The next paragraph of information tells us that Amos was not physically mining, but speculating and investing in mining claims. He had invested about $3,000 in various mining claims and hoped they would appreciate up to $10,000 by next winter. Regardless of his optimistic outlook he reported that, “…uncertainty governs everything here.”
Again, he instructs his father to write to him about the money he sent home. “I am very anxious to know whether Curry paid you $200 for me.” As leverage to get the information he desires about the money, Amos states, “I shall not write any more until I get some letters.” He wanted his father to persuade his mother and sisters to write more frequently. He closes, “As ever, your affectionate son.”
The tone of the second letter is more composed than the first. What comes across is a man who is protective of his image of being honest and ethical. He really needs to know if the money he sent home paid the debts he says he forgot to pay before he left for California. He is also being cautious about what he reveals to his father and family. He does want to lead them to think he has, or will, strike it rich.
It’s possible that in previous letters Amos wrote he was more descriptive of his life at Mormon Island. We know that he was representing some people before the Alcalde of the district in his profession as a lawyer. The first political mention of Amos in a Sacramento newspapers is of him being elected the chairman of a meeting of the Whig Party at Mormon Island. He was then elected as a representative to the Sacramento County Whig Central Committee from Mormon Island in early June 1851. Perhaps he failed to mention his political involvement because he did not want his family to assume he was becoming too comfortable in California and would never return home.
March 18, 1852
The third letter is dated March 18th, 1852, from Mormon Island, and is a stark contrast to the previous two letters. There is much more information, but more importantly, it does not have the rushed penmanship of the earlier letters. Instead of opening with a curt demand for information from his father, Amos opens with appreciation of knowing his father’s health is good. He throws in an almost obligatory line of homesickness, but then counters with, “…it will never answer for me to come home now unless I have enough to live upon.”
Amos then struggles to explain why he can’t come home and the nature of his situation. He obviously has certain expectations of himself that he has not yet met. Furthermore, his financial affairs have become more complicated. His business interests, as with all mining claims that ebb and flow in value with the season and the most recently posted gold yields, make it difficult, to forecast the value of the investment. In his words, “Yet, I do say that my affairs are so situated that I could not wind up as well now as I could have done at many times heretofore.” In other words, if he liquidated his investments now, he would lose money compared to an earlier point.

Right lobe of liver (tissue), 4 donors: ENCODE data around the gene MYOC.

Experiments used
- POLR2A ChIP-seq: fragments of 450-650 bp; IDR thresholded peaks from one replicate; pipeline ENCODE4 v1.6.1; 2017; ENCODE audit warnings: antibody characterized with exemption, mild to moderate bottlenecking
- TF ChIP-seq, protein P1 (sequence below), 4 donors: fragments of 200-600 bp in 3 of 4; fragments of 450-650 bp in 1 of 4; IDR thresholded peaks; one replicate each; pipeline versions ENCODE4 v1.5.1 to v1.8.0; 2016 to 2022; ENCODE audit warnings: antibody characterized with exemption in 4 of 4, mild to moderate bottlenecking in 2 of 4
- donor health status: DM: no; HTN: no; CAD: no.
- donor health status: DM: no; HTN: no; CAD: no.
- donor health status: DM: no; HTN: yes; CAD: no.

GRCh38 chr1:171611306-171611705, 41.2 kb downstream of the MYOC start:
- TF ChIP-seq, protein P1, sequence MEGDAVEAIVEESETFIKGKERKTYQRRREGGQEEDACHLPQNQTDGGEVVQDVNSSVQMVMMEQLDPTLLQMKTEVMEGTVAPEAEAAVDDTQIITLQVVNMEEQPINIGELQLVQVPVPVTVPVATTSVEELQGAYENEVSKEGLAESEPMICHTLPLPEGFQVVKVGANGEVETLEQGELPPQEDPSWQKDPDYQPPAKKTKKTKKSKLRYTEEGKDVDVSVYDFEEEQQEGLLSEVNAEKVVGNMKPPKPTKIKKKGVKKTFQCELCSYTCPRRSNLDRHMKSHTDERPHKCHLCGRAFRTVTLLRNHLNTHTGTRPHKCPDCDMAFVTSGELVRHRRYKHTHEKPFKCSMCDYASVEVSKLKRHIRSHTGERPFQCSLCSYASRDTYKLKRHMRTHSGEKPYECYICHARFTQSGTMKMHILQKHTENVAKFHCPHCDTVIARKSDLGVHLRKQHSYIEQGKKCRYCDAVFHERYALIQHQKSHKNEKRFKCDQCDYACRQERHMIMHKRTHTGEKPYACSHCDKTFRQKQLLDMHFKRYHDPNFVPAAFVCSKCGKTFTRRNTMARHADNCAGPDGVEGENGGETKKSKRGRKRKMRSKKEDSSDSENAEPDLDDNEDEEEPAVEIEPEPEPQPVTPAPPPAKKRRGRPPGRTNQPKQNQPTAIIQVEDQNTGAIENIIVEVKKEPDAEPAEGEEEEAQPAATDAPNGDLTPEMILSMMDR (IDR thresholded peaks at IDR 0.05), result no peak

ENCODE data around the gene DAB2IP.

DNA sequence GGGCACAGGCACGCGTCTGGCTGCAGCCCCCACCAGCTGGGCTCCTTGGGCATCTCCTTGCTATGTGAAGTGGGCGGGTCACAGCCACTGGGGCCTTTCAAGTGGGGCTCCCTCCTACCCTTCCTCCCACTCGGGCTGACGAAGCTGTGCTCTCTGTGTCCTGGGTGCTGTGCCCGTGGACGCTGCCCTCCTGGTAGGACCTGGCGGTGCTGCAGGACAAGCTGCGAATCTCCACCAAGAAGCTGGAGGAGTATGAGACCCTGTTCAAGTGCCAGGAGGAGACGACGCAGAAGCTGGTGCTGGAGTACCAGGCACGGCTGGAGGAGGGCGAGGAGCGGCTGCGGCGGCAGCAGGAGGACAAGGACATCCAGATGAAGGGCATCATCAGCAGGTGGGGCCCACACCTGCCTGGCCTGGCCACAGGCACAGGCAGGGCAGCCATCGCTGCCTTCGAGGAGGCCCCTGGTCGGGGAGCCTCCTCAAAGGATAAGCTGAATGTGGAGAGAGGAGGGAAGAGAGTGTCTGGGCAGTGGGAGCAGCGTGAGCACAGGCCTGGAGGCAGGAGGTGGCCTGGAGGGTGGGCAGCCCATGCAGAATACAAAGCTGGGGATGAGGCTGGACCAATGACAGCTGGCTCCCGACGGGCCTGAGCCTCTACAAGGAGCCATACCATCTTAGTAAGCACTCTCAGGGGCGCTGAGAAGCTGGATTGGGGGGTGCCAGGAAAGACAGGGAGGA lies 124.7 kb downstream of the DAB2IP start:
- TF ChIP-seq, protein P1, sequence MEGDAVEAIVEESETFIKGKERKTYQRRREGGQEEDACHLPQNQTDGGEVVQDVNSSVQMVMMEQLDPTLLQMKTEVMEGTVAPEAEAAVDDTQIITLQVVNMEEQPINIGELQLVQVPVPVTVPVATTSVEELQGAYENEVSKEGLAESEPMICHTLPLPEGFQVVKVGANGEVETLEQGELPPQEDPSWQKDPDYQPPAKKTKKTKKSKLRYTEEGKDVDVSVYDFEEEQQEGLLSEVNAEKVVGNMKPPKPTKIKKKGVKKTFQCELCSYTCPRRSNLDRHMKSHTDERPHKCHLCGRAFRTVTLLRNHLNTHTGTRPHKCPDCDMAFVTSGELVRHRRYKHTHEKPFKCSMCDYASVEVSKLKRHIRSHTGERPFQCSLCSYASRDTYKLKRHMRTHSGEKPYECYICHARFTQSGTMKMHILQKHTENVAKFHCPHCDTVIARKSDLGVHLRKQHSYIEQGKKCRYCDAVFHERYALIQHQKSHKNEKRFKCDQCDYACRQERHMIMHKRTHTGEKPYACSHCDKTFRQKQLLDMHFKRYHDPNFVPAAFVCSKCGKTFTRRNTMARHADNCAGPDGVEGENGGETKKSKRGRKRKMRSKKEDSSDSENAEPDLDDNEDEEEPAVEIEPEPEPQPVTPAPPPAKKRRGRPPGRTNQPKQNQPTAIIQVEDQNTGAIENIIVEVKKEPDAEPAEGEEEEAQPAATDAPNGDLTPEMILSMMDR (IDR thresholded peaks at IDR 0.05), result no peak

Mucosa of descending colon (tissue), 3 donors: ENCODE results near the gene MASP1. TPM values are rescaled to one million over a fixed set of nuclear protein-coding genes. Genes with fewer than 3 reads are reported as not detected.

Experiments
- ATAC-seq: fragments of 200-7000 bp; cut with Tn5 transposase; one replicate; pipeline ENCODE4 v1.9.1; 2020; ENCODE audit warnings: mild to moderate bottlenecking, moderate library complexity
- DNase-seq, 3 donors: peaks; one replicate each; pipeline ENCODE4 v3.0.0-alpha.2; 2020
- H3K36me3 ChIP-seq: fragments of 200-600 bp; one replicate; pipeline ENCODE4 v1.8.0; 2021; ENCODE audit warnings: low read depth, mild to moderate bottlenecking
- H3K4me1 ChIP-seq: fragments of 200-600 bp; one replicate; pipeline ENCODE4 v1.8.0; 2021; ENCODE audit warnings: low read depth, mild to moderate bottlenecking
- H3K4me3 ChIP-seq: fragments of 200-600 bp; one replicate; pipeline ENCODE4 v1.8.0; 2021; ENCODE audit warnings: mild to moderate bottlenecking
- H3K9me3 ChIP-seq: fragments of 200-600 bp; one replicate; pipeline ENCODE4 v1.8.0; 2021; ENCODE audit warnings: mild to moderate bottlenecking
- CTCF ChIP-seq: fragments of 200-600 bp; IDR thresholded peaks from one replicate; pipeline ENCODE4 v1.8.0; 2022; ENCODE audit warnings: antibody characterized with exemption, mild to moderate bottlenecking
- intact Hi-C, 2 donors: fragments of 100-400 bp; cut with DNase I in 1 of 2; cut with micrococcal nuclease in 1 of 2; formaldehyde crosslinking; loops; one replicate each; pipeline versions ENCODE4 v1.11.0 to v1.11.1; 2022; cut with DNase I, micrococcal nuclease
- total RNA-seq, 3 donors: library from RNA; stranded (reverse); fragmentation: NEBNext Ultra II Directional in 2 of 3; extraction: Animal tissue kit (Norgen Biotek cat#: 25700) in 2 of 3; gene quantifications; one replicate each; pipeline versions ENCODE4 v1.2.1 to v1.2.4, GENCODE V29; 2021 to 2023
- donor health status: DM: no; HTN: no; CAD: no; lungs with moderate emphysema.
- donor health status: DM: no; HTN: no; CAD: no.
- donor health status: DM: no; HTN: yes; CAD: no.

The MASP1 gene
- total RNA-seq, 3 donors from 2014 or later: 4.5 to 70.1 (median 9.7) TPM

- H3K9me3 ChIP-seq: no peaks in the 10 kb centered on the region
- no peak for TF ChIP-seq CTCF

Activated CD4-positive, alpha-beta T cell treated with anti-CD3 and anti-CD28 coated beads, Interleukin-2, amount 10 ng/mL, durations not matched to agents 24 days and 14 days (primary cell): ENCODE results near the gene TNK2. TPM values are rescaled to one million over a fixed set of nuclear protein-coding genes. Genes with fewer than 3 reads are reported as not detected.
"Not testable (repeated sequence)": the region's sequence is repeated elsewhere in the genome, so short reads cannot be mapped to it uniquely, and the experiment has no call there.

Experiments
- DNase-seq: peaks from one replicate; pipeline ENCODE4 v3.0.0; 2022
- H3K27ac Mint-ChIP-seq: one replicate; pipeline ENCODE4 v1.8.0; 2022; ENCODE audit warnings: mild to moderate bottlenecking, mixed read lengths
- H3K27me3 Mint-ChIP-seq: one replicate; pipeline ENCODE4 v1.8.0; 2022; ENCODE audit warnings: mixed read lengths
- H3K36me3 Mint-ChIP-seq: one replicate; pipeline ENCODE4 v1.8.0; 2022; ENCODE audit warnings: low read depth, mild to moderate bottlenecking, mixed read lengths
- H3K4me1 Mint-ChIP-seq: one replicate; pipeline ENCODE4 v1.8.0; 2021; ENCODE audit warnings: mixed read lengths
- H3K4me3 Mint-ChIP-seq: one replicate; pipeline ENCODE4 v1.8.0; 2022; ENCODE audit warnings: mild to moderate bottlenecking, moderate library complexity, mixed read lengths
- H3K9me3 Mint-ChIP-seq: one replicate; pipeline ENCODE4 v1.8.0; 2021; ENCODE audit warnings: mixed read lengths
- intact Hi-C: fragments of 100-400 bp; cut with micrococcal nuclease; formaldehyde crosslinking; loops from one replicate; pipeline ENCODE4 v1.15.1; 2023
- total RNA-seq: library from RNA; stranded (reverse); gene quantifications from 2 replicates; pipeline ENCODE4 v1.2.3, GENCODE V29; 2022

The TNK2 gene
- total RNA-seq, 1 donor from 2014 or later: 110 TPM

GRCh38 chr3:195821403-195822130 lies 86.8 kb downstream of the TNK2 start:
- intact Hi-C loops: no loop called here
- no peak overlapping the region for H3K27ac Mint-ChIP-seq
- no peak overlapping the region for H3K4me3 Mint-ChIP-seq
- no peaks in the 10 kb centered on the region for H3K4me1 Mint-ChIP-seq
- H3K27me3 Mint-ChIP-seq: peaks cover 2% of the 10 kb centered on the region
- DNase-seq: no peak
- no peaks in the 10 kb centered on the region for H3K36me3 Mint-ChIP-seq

Gold mining was an abstract and foreign concept to most people on the east coast who had never been to California. Amos even concedes, “It would be useless for me to attempt to explain to you the nature of operations in which I am engaged. They are quite different from affairs at home. I am interested to some extent in quartz veins, damming companies, and water companies.”
Kingston, New York, is in the Hudson river valley. The Hudson river can be over one mile wide in spots and it rains in the summer. The South Fork of the American River, by contrast, at Mormon Island was scarcely 200 yards wide, shallow, and the surrounding landscape is a desert in summer. Amos was at a loss to easily and effectively describe the mining operations that required dams across the river or water canals above it.
The one line of business Amos did try to explain was his investment in a steam engine for a saw mill. He thought the saw mill would produce him the most income, and he was proud of his investment. “The engine belongs to me, a beautiful 12 horse locomotive which cost me $3,000.” He then goes on to loosely explain the business arrangement and business proposition. We also learn that he was the main salesman for the operation.
Amos then bemoans the fact that he must keep a saddle horse, apparently for visiting different mining locations trying to sell lumber. The barley he must feed the horse costs 18 cents per pound and the horse eats $1 a day. Hay, fortunately, is cheap at 6 cents per pound. Then he adds, “When I am not making money, I am going backward fast. But I hope to shape things for home next summer.”
In the spring of 1852 Mormon Island was hit with a flood; a combination of heavy rain and melting snow. Amos estimates he lost about $1,500 in property. He writes how the unexpected flood was terrible, carried off many structures, and inundated Sacramento. He was correct. The 1852 March floods ripped all of the bridges off of their foundations across the American River forks in the mining region. As Amos’ letter was dated March 18th, the huge flooding event had occurred only a week earlier.
A paragraph is devoted to the fortunes of William (relationship unknown), whom Amos recently received a letter from. William is now in New Orleans and gave no mention of traveling to California in his letter. Amos is concerned about William and thinks he could put him in a job earning $2,000 per year if William were to travel to California. But Amos doesn’t want his father to mention any possible California employment to William until Amos can confirm an employment opportunity.